Ask yourself a question. How important is fire safety?
Now ask yourself another question. How important is it that we look after the needs of the disabled?
In England and Wales, the Regulatory Reform (Fire Safety) Order 2005 states very clearly that escape routes must be kept clear. It is a fairly simple idea to stop people falling or tripping when evacuating in case of a fire, but it is often surprising how many people are unaware of the need to keep fire escapes clear of obstacles.
Enter: this man. His name is William Mort and he is 60 years old. He suffers from Chronic Obstructive Pulmonary Disease (COPD) which frequently leaves him breathless and he relies on a mobility scooter to get about.
His daughter Katherine Rimmer is totally furious. She claims her father will now be completely housebound after the council told him to remove his scooter from the communal stairwell of the building he lives in, as it does not comply with fire regulations.
She said: “The council has told my dad he must take the scooter away, it’s like they are taking his human rights away.
“He is going to be housebound, dad will be virtually shut away if he can't keep the scooter.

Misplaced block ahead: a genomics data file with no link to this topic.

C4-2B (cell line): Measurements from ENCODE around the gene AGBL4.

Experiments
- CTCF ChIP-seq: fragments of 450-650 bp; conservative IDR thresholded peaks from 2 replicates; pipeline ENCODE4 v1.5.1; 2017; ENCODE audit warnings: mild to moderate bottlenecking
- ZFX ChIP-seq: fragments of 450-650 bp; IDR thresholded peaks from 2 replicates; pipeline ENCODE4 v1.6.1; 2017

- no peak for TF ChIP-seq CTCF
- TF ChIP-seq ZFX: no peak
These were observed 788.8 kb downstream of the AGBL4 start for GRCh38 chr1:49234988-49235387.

“It’s the only way he has of getting out of the flat because he has COPD and struggles with his mobility.
“He also has mental health issues and being able to get out and about on his scooter helps to keep him sane.”
In response a council spokesman stated: “In order to comply with the Regulatory Reform (Fire Safety) Order 2005 Lancashire Fire and Rescue Service has instructed the council that mobility scooters must not be stored in any part of the communal area of blocks of flats.
“We have requested that the scooter is removed from the communal area, in accordance with the advice we have received from Lancashire Fire and Rescue Service.
“The council has never given permission for the scooter to be stored in the communal area. The owners of mobility scooters are responsible for the safe storage of their vehicles. The council is under no obligation to provide a storage area.”
In addition to blocking the escape route, the council suggested that the batteries of the scooter were flammable, and therefore posed a fire risk.
Clearly the law is the law and we do have to follow it in order to protect people from fire. Yet here is a man that has been told that he can’t keep his mobility scooter inside his flat or within the communal areas.
Now here’s the question: what would you advise?
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